Ian McCawley’s argument that McDonald’s is suffering from “risky promotions” relies for its support on analyses by “sales promotion experts”. Yet it seems that the analysis provided by one of them – Mark Ritson – is based on an all-too common misconception of how a professional agency can add value to a brand experience.
He suggests that a weakness of promotions is that they are handled in house and therefore failure cannot be blamed on an agency. Leaving aside the curious point that the lack of someone to blame for failure is a disadvantage, I am forced to assume that he means that the delivery of the promotion itself is in the hands of frontline McDonald’s staff and therefore cannot be influenced by a creative agency.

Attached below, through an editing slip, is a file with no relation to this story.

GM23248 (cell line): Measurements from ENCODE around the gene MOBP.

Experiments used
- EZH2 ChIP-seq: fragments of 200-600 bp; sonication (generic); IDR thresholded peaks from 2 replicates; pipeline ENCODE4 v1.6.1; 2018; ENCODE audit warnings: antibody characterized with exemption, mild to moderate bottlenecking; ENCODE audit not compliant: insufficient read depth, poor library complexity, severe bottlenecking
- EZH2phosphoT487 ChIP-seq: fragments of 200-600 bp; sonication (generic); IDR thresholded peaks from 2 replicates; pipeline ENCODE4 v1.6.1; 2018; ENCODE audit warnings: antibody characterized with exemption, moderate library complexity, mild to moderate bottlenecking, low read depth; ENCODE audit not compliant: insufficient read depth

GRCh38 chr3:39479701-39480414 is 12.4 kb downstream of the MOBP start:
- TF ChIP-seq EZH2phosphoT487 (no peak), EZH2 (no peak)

To accept this is to ignore the ability of an agency to deliver a complete and integrated solution beyond the consumer offer itself. This can include pre- and post-research, staff training incentives linked to the promotion, as well as relevant internal communications programmes.
Allowing an agency this level of involvement can add significantly to the success of the promotion and remove the potential failure in the first place.
He goes on to suggest that too many promotions can make people forget the brand’s values. Again, were a creative agency part of his thinking, he would recognise their ability to devise promotional activity that supports the brand actively. One only has to think of this year’s ISP Grand Prix winner, the Andrex Puppy offer, to see how a strong promotion can enhance and build on brand values.
Geoff Howe Independent